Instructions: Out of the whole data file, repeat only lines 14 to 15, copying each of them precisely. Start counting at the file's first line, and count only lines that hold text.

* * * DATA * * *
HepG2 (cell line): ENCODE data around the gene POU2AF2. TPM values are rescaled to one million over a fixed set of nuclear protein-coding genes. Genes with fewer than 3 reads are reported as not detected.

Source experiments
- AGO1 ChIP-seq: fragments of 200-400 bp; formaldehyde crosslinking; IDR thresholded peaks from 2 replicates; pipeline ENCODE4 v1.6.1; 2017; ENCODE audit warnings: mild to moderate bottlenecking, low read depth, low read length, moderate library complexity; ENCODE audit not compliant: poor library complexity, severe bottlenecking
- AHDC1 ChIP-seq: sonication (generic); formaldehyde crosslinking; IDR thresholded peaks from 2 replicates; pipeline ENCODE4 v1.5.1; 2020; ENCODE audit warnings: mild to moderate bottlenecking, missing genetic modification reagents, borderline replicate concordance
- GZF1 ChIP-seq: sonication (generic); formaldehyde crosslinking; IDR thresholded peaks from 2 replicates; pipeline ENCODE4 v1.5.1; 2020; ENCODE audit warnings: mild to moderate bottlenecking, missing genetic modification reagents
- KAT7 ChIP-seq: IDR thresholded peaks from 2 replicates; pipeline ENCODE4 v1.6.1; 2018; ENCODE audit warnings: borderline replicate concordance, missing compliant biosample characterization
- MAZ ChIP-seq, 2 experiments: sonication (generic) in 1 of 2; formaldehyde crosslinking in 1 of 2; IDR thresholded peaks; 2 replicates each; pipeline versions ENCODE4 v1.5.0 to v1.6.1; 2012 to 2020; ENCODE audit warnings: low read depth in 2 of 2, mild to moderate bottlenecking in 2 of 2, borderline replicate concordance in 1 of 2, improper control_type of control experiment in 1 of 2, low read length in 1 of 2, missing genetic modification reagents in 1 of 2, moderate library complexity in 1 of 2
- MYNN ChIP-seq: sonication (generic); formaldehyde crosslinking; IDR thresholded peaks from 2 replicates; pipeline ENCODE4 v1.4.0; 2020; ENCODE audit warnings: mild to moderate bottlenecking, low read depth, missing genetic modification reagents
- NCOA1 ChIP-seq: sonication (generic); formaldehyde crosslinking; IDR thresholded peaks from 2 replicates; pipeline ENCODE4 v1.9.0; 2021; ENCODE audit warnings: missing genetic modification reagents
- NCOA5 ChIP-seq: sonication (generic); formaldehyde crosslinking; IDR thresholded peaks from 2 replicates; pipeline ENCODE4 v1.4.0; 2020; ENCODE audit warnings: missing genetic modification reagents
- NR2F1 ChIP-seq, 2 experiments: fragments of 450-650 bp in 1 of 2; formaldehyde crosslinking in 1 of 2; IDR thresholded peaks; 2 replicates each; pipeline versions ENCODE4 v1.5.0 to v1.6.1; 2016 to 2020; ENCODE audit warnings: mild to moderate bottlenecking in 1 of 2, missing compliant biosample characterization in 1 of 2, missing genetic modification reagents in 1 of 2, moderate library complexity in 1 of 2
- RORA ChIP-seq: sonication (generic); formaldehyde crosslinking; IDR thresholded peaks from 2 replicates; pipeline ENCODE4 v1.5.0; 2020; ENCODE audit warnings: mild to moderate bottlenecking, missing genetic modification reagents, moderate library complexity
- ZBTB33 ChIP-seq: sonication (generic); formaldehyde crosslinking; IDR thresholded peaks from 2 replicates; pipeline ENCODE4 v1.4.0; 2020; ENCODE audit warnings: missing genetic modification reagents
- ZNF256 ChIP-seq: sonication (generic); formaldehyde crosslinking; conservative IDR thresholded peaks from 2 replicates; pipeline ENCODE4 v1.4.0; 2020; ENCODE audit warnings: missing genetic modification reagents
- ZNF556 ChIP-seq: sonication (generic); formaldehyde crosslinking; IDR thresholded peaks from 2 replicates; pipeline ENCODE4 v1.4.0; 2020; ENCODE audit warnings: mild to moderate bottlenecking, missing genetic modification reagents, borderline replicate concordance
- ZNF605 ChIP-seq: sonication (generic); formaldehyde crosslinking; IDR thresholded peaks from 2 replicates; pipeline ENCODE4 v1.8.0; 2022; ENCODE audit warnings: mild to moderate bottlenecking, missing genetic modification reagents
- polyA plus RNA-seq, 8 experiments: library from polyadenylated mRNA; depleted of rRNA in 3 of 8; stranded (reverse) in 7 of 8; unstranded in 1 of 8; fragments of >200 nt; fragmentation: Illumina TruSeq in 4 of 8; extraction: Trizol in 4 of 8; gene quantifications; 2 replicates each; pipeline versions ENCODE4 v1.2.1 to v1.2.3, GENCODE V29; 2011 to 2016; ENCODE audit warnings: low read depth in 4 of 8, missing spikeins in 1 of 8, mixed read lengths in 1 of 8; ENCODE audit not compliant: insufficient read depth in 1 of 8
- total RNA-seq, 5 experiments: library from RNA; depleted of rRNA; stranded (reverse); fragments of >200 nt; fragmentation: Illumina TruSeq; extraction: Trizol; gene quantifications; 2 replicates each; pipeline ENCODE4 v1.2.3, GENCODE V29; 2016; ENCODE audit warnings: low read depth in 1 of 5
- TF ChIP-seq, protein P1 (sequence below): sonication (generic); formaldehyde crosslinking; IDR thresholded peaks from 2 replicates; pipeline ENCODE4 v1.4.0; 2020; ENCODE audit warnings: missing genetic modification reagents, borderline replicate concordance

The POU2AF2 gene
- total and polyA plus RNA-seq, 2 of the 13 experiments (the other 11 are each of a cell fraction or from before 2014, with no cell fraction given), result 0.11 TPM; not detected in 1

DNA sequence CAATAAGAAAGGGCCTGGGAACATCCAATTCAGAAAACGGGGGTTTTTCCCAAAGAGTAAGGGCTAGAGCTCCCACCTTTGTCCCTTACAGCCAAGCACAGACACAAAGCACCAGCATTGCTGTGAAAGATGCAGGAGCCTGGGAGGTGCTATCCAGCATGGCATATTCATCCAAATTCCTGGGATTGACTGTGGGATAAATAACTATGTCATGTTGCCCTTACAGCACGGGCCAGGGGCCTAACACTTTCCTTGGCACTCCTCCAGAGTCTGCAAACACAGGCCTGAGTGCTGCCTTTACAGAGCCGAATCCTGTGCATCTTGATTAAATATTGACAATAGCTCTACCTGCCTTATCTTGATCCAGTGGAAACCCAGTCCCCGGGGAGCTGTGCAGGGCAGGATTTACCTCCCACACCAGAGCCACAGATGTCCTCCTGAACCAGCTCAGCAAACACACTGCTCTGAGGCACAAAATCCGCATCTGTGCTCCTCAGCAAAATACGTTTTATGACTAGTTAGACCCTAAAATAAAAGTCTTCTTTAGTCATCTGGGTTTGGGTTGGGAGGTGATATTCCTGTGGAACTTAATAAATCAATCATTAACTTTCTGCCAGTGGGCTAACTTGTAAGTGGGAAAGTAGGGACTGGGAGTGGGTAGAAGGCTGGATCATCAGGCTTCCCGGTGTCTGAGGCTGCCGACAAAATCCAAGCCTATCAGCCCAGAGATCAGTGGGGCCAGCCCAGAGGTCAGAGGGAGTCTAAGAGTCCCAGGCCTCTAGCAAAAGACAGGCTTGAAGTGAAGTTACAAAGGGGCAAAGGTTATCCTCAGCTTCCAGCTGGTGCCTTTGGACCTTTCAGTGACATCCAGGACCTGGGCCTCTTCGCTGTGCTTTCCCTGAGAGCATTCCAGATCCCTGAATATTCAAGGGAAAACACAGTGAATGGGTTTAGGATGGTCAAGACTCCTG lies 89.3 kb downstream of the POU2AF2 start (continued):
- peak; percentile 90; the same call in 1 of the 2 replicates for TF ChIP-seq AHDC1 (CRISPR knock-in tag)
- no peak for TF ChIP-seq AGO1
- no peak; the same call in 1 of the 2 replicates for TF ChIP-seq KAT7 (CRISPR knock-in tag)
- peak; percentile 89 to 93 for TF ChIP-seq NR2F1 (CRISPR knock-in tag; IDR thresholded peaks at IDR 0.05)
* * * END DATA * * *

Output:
- ZNF256 ChIP-seq: sonication (generic); formaldehyde crosslinking; conservative IDR thresholded peaks from 2 replicates; pipeline ENCODE4 v1.4.0; 2020; ENCODE audit warnings: missing genetic modification reagents
- ZNF556 ChIP-seq: sonication (generic); formaldehyde crosslinking; IDR thresholded peaks from 2 replicates; pipeline ENCODE4 v1.4.0; 2020; ENCODE audit warnings: mild to moderate bottlenecking, missing genetic modification reagents, borderline replicate concordance